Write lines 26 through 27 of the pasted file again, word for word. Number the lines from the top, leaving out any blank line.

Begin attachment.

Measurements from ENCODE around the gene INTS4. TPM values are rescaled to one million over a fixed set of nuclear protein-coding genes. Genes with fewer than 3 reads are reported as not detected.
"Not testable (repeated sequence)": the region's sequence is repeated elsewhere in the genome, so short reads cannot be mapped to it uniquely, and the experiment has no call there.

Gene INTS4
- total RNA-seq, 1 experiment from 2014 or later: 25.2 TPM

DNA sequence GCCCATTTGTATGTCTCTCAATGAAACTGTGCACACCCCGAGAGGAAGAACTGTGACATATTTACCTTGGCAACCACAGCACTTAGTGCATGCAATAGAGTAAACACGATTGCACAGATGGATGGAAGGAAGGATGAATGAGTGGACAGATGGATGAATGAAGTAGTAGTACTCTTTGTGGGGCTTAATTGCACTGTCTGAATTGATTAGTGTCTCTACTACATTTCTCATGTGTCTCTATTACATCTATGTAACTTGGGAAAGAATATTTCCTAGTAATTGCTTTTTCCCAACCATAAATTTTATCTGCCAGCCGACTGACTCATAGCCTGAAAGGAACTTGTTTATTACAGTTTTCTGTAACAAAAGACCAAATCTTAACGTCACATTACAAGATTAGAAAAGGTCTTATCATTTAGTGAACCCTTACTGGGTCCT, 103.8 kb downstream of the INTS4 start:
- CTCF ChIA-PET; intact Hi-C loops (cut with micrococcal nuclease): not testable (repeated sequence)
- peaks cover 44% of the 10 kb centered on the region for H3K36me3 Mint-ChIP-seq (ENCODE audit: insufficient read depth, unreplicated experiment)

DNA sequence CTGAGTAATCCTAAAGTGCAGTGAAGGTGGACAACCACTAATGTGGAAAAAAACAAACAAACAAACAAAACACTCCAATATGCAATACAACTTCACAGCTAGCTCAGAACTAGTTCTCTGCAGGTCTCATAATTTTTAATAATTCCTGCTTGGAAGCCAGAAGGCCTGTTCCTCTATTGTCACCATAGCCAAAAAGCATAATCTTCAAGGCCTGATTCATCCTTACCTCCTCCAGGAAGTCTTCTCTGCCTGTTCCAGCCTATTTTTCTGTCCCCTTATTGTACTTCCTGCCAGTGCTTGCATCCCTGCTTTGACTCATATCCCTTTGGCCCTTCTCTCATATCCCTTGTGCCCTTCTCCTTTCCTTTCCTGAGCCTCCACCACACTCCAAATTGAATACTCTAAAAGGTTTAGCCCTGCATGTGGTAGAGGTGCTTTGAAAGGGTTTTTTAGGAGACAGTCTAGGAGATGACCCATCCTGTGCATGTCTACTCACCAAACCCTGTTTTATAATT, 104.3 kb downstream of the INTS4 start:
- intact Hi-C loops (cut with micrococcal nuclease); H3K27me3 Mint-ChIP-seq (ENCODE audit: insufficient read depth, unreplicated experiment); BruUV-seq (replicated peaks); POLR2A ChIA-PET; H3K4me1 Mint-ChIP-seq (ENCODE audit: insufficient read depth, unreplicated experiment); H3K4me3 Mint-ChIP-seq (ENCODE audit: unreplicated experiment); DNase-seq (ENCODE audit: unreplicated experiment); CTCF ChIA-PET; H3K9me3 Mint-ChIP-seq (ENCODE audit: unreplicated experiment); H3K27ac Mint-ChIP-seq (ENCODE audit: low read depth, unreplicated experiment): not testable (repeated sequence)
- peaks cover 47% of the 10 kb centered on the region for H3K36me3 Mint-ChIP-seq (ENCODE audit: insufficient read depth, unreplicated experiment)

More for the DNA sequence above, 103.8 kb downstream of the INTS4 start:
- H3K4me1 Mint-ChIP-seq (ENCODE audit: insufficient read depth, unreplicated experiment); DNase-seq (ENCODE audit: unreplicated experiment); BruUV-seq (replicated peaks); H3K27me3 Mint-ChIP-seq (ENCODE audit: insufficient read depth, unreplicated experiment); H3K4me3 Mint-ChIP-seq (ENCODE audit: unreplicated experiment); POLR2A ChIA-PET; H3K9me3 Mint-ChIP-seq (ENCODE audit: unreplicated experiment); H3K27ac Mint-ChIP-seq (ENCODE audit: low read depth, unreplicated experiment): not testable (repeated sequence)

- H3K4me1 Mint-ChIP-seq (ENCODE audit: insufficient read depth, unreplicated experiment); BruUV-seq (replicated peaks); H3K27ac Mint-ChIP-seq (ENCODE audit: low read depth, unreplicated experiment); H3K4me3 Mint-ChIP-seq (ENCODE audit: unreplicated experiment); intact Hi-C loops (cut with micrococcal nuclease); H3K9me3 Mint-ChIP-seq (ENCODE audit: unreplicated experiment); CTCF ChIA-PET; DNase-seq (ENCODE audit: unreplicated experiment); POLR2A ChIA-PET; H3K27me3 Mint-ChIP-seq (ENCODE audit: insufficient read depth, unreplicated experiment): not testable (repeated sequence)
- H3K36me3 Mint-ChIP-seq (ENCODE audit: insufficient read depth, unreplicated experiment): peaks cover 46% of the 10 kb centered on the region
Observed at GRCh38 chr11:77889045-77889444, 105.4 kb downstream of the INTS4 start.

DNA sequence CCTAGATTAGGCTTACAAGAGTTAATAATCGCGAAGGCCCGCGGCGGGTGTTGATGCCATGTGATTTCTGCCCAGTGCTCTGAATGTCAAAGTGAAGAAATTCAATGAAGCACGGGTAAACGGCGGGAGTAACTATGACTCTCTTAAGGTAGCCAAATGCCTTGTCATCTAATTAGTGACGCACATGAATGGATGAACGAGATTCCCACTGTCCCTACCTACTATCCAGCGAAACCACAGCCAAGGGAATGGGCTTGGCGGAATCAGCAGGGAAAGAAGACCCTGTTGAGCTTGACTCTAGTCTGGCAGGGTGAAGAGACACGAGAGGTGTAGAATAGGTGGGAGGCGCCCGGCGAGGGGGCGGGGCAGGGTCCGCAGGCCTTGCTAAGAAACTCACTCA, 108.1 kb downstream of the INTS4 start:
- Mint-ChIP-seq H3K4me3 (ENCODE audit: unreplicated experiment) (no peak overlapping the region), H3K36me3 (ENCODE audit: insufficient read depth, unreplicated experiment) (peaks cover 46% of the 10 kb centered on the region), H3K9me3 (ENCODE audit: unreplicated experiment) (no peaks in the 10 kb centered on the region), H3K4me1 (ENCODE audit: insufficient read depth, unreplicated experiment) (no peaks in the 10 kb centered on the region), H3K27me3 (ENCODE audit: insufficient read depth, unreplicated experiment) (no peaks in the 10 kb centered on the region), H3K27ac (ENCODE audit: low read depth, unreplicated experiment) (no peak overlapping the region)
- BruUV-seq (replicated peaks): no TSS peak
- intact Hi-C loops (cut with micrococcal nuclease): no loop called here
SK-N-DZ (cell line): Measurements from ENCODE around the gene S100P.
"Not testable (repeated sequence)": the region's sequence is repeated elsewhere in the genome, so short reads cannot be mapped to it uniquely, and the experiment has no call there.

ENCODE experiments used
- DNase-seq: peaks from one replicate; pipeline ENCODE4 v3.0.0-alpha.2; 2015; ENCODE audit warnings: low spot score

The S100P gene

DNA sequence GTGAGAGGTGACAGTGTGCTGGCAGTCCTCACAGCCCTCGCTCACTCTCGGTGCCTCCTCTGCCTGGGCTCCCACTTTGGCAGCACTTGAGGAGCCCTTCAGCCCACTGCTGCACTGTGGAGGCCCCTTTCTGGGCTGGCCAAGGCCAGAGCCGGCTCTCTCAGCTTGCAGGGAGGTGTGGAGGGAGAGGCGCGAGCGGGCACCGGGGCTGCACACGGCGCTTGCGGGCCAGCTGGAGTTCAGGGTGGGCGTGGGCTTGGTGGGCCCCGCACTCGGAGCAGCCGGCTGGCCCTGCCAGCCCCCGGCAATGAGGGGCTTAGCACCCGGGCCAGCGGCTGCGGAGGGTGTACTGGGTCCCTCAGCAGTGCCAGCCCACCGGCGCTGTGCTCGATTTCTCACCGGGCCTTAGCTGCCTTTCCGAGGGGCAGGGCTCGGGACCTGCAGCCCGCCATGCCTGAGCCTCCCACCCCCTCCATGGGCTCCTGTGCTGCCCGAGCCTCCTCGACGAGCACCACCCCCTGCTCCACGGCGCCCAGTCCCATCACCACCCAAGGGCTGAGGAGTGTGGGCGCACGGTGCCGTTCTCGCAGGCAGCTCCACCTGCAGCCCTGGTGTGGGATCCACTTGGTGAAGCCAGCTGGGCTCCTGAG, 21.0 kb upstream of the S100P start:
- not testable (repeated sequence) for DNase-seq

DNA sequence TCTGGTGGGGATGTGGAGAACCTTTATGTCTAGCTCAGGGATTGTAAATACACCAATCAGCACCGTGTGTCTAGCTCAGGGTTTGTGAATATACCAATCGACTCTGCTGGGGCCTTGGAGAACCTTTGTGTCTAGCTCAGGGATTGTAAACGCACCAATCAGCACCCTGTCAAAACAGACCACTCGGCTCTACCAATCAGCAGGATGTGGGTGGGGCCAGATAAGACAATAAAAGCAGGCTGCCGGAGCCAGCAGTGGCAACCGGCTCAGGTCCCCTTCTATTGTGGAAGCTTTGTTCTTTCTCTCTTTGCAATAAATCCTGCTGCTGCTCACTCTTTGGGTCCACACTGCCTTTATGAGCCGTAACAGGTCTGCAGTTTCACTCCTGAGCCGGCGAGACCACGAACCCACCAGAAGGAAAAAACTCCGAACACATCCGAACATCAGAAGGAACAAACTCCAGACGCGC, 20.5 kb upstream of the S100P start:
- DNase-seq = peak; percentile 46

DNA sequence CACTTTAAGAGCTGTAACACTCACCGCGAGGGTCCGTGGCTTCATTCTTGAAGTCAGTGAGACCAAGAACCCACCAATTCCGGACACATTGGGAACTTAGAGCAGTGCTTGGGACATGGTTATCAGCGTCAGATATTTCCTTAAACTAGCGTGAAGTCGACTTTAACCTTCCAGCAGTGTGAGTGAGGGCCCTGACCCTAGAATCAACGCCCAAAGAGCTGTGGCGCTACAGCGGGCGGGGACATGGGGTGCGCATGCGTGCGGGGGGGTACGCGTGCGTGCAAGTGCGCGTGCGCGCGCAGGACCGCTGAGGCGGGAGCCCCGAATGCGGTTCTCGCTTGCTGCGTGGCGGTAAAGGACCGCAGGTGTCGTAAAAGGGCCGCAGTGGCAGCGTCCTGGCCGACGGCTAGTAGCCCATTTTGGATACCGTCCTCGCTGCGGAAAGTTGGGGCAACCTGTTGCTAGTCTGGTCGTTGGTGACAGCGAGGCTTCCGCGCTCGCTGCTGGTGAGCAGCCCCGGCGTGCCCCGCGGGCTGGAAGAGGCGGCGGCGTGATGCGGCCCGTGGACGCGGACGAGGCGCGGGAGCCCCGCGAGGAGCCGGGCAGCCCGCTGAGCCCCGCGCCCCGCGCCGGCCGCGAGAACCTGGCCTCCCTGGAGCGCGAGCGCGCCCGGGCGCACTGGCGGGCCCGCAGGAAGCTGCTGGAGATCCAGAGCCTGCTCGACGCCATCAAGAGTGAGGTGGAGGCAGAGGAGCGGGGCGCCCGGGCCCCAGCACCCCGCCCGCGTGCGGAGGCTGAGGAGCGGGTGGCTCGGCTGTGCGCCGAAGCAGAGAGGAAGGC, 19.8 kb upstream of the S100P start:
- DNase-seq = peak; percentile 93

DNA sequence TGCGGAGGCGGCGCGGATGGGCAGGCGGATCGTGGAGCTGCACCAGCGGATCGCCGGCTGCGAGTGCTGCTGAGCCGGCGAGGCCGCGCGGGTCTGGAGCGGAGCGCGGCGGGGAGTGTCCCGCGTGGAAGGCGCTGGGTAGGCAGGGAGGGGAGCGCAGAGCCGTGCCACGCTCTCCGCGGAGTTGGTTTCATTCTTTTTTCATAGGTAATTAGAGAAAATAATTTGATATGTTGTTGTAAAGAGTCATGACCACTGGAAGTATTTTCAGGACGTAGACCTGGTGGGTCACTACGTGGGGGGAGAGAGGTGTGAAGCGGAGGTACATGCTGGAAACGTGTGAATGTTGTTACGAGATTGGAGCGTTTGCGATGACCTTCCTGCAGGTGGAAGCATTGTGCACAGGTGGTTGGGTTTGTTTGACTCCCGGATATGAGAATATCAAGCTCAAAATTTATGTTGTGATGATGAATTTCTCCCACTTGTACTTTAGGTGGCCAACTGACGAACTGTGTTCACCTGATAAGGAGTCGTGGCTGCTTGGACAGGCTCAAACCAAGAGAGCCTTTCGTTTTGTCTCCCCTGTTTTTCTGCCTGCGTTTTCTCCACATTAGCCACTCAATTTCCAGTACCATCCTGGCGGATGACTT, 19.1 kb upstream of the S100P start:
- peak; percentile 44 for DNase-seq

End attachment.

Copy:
- not testable (repeated sequence) for DNase-seq

DNA sequence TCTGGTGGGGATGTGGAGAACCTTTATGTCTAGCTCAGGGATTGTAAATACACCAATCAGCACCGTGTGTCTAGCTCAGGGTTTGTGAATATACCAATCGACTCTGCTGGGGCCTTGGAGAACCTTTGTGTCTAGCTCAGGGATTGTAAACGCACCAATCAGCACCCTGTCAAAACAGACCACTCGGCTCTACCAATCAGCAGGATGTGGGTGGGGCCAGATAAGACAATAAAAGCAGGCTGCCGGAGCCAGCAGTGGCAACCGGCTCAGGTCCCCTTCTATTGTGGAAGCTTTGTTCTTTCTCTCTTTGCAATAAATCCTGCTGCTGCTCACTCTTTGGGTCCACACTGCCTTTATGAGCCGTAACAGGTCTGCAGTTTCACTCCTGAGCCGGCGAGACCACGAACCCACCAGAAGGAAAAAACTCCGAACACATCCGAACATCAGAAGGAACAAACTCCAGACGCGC, 20.5 kb upstream of the S100P start: